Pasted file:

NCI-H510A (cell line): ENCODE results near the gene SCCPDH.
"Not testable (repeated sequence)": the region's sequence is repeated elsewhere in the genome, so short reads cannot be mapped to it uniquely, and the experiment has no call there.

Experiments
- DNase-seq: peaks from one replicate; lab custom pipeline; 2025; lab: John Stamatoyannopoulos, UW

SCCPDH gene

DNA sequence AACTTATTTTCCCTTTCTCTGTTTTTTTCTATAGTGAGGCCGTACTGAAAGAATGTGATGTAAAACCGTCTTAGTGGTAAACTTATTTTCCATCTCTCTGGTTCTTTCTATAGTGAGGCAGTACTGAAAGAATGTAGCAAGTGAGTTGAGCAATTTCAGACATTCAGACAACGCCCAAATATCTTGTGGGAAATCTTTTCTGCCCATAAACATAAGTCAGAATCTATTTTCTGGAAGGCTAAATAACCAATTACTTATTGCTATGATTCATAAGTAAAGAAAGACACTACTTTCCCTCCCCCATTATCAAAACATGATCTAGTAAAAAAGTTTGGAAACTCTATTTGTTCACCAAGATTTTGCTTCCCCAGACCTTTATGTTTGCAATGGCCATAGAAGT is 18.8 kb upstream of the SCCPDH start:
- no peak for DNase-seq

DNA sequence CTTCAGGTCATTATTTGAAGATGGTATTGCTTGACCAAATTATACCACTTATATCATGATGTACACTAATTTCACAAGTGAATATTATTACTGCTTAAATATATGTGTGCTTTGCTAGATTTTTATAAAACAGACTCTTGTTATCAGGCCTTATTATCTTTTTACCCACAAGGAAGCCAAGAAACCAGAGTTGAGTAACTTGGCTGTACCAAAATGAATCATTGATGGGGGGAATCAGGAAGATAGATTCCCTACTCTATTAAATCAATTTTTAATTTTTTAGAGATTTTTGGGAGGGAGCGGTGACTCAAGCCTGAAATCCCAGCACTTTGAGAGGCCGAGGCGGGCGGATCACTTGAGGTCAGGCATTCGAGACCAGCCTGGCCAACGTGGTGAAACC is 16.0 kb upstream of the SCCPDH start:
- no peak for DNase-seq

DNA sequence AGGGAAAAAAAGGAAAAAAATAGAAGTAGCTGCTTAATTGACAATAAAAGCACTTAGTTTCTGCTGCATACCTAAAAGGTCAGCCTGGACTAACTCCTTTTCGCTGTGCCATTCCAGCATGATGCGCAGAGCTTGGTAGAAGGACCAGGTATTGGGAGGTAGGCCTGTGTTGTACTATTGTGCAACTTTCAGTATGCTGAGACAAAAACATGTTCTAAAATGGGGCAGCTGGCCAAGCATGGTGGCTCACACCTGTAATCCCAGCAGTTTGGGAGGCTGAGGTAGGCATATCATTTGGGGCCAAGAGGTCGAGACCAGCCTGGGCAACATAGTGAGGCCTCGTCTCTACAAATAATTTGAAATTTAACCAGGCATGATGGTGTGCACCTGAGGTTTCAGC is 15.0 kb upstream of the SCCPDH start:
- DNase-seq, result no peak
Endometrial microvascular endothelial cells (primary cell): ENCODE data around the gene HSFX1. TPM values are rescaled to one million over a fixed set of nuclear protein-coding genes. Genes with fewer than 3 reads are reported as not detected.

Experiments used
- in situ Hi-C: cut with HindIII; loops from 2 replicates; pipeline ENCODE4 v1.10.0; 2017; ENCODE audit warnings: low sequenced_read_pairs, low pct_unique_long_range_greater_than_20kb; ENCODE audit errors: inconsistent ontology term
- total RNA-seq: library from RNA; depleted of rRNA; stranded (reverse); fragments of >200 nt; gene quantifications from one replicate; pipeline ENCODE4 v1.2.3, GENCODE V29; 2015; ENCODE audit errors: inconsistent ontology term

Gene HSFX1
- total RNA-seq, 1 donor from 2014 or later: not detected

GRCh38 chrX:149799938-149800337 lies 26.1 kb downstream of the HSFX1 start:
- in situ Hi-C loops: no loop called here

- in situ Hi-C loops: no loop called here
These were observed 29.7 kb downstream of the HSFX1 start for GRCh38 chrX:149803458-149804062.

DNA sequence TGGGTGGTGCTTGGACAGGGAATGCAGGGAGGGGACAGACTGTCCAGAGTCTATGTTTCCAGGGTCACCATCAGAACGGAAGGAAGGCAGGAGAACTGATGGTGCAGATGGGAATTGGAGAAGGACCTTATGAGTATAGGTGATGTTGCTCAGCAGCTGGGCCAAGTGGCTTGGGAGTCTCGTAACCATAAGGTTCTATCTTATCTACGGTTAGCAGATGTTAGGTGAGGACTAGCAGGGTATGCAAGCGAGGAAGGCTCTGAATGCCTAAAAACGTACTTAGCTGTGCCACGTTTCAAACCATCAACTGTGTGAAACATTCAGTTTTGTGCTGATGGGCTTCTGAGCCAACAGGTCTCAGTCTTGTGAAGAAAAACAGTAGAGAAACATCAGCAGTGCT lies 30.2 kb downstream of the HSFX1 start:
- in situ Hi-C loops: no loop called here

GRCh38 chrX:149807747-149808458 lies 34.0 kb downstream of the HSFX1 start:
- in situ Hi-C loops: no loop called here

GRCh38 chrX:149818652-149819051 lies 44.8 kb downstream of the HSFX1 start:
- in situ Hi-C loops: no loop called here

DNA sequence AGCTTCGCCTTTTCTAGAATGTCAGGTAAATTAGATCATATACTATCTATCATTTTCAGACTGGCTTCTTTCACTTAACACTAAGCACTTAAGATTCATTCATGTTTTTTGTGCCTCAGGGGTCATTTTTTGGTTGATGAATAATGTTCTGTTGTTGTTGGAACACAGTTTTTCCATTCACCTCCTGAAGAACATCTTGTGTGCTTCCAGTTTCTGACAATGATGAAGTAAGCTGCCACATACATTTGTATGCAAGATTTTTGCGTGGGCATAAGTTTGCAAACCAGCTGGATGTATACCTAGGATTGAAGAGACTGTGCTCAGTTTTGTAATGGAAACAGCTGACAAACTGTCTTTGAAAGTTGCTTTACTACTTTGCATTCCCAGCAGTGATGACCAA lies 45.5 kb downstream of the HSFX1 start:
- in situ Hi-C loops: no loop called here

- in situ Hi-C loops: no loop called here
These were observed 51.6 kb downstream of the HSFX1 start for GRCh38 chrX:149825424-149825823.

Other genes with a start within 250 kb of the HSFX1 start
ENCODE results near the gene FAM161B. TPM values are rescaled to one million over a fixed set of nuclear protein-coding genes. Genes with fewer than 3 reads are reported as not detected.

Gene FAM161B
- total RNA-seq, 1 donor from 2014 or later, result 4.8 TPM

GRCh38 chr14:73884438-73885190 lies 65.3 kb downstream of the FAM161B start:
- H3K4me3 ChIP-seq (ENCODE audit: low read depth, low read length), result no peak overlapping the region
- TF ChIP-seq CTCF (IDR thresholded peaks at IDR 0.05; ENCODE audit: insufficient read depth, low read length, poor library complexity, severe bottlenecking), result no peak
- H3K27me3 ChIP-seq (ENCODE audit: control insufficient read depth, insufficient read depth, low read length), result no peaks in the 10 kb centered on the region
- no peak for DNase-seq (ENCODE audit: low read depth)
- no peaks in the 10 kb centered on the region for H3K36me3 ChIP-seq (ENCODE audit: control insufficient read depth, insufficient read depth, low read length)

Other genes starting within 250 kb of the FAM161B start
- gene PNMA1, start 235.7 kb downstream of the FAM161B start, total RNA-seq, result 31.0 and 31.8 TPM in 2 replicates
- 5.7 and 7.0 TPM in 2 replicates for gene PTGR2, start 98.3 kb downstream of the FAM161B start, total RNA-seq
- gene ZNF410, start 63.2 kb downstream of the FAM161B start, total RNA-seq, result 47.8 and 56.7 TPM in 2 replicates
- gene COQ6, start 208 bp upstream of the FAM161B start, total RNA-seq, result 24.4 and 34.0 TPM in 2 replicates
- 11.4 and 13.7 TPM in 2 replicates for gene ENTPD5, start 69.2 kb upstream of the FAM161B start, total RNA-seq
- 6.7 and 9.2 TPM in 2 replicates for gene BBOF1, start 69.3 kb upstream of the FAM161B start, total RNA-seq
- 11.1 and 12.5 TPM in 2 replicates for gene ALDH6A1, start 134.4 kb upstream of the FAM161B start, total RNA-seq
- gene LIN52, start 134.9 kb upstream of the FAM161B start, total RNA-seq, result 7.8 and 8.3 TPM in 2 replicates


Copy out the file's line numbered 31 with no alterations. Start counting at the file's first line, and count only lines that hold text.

These were observed 51.6 kb downstream of the HSFX1 start for GRCh38 chrX:149825424-149825823.